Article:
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Roger Moore, Longest-Serving James Bond, Dies at 89

007 legacy started with ‘Live and Let Die’

Roger Moore Dies

Sony Pictures/Alamy

Roger Moore as James Bond in "The Spy Who Loved Me"

En español | Sir Roger Moore, who played suave and sophisticated British secret agent James Bond in seven films from 1973 to 1985, died today in Switzerland, after a brief bout with cancer, according to his family. He was 89.

Moore made his 007 debut in 1973’s Live and Let Die, becoming the third actor to don Bond’s bespoke tuxedo and stride into the legendary franchise’s iconic gun barrel sequence. He followed Sean Connery, who originated the role in 1962’s Dr. No, and George Lazenby, who appeared in only one Bond film, 1969’s On Her Majesty’s Secret Service.

Before Bond, Moore was a successful actor, known mostly for his starring role on the long-running British TV series The Saint. But his turn as the world’s most famous secret agent turned him into a global star. His arch delivery of one-liners and double entendres, not to mention the way he raised his eyebrows at the bevy of Bond girls who joined in his adventures and, frequently, followed him into his bedroom, made him a perfect match for the role in the sexually free 1970s.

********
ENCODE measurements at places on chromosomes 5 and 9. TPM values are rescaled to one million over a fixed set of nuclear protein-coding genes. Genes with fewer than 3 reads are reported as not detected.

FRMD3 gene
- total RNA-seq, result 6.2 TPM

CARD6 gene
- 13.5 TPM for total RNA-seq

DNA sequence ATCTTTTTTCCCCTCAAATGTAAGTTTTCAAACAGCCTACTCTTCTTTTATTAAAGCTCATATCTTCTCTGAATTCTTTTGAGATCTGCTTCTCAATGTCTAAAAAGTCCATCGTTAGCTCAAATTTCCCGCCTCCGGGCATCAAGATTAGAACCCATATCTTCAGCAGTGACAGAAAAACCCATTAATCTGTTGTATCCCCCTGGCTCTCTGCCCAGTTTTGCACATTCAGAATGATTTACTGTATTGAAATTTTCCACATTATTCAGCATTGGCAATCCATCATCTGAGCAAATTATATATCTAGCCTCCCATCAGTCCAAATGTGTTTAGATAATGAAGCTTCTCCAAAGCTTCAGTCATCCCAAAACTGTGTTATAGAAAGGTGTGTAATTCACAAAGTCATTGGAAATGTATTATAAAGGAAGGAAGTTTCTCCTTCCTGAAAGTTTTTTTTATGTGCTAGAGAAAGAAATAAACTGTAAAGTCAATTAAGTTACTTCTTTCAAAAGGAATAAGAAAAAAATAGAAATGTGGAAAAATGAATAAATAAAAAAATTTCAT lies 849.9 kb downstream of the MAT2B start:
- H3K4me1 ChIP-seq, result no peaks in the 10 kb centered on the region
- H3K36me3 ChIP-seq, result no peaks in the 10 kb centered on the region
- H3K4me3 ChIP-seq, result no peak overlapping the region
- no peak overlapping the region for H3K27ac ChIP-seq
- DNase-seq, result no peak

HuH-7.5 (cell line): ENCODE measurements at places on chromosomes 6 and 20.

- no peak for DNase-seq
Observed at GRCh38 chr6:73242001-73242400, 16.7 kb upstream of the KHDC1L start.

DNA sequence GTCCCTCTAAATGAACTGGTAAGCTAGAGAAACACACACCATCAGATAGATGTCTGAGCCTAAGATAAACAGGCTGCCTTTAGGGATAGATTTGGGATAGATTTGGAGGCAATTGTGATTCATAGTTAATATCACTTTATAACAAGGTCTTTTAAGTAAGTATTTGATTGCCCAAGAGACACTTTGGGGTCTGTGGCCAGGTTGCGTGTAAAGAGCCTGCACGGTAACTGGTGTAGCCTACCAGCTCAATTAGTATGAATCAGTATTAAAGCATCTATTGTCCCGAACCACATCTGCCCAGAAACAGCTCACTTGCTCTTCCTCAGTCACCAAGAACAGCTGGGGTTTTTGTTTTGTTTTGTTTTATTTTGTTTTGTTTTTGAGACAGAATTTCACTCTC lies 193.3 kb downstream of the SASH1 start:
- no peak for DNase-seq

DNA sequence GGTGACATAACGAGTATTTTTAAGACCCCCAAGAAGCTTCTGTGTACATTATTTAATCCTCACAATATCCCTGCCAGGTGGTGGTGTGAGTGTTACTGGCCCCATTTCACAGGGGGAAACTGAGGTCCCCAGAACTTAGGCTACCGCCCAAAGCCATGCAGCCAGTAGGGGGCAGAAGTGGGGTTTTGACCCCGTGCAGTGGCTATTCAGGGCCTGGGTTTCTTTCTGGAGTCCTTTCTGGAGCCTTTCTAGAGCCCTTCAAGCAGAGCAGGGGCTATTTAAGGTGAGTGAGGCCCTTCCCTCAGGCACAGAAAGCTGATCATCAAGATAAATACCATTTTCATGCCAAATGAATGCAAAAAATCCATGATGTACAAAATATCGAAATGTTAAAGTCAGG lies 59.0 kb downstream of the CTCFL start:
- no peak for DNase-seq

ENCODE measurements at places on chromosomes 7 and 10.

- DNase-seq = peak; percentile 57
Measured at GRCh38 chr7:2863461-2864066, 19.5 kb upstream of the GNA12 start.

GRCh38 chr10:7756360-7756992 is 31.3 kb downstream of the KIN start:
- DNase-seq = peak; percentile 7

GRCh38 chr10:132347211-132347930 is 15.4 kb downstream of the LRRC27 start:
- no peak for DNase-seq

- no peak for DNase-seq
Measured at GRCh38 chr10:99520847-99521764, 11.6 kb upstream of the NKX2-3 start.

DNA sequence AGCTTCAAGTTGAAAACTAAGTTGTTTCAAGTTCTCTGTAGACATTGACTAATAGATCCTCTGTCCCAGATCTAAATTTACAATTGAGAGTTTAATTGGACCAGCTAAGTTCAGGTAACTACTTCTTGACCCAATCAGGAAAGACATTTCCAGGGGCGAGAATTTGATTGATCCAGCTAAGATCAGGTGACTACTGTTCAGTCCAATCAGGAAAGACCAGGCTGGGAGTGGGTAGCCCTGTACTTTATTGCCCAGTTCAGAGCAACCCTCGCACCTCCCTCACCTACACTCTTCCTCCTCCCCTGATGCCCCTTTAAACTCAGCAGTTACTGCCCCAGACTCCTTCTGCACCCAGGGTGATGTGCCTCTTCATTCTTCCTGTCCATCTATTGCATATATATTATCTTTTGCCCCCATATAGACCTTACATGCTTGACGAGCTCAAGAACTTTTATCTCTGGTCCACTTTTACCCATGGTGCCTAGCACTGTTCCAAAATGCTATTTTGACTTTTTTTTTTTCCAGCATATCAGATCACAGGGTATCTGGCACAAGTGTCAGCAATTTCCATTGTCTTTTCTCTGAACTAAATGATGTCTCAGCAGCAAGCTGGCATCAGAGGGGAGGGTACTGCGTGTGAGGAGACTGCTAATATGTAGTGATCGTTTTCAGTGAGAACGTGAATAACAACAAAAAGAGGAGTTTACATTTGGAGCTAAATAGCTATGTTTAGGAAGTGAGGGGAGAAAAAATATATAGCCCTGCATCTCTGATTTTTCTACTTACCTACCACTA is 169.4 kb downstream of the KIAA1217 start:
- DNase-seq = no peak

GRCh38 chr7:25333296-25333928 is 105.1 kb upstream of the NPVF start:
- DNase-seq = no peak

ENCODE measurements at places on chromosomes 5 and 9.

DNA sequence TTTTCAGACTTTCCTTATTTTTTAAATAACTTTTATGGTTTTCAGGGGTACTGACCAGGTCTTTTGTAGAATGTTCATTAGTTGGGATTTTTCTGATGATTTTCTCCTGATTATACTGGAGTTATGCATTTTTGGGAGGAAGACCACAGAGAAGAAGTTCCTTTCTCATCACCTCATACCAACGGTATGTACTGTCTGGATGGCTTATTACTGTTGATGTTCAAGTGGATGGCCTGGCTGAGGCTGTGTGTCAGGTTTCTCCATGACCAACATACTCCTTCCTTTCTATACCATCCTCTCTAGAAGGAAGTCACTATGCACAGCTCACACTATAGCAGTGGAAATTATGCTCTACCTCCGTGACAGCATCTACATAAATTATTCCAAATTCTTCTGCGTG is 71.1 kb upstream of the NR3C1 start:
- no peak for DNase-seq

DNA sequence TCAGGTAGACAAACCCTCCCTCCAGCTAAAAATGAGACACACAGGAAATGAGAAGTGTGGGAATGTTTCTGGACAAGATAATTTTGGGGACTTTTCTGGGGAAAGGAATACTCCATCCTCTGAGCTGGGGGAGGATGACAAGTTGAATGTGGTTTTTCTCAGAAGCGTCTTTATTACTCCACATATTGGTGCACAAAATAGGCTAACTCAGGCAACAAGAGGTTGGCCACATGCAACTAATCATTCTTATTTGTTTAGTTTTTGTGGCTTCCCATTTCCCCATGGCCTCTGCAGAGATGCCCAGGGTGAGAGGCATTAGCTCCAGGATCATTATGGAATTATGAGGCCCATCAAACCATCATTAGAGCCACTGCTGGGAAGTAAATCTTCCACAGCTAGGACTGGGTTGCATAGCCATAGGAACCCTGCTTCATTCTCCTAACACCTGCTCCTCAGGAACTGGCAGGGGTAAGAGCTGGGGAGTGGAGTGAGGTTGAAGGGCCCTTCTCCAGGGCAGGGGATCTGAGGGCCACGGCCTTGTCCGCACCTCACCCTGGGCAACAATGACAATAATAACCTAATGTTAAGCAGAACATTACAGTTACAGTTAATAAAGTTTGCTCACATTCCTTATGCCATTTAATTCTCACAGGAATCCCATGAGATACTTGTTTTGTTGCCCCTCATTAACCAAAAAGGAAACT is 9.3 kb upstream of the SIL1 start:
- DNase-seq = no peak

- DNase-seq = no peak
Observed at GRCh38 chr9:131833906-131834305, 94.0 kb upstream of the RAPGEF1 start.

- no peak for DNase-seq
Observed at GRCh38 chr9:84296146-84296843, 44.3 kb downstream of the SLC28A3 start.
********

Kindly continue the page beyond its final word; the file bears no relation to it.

He once described his simple approach to the role: “My acting range has always been something between the two extremes of 'raises left eyebrow' and 'raises right eyebrow.’”

Of the six actors who have played Bond — Timothy Dalton, Pierce Brosnan, Daniel Craig, Moore, Connery and Lazenby — none appeared more often in the role than Moore. He was also the oldest actor to play the MI6 agent, retiring from the franchise at age 58 after his final appearance in 1985’s A View to a Kill.

He receded from the spotlight after his Bond years, making sparse, usually tongue-in-cheek appearances over the rest of his career in movies like Spice World and Boat Trip. But he kept himself busy with humanitarian work. The poverty he witnessed in India while filming 1983’s Octopussy reportedly inspired him to work with UNICEF, which named him a goodwill ambassador in 1991. His charity work earned him his knighthood in 2003. Being honored for his work for others “meant far more to me than if I had got it for acting,” he said at the time.

Moore battled various health issues in his final years, including a serious case of pneumonia that left him temporarily unable to walk and diabetes, which he was diagnosed with in 2013. The latter forced him to give up alcohol, meaning the man who so perfectly embodied James Bond could no longer order martinis, shaken or stirred.

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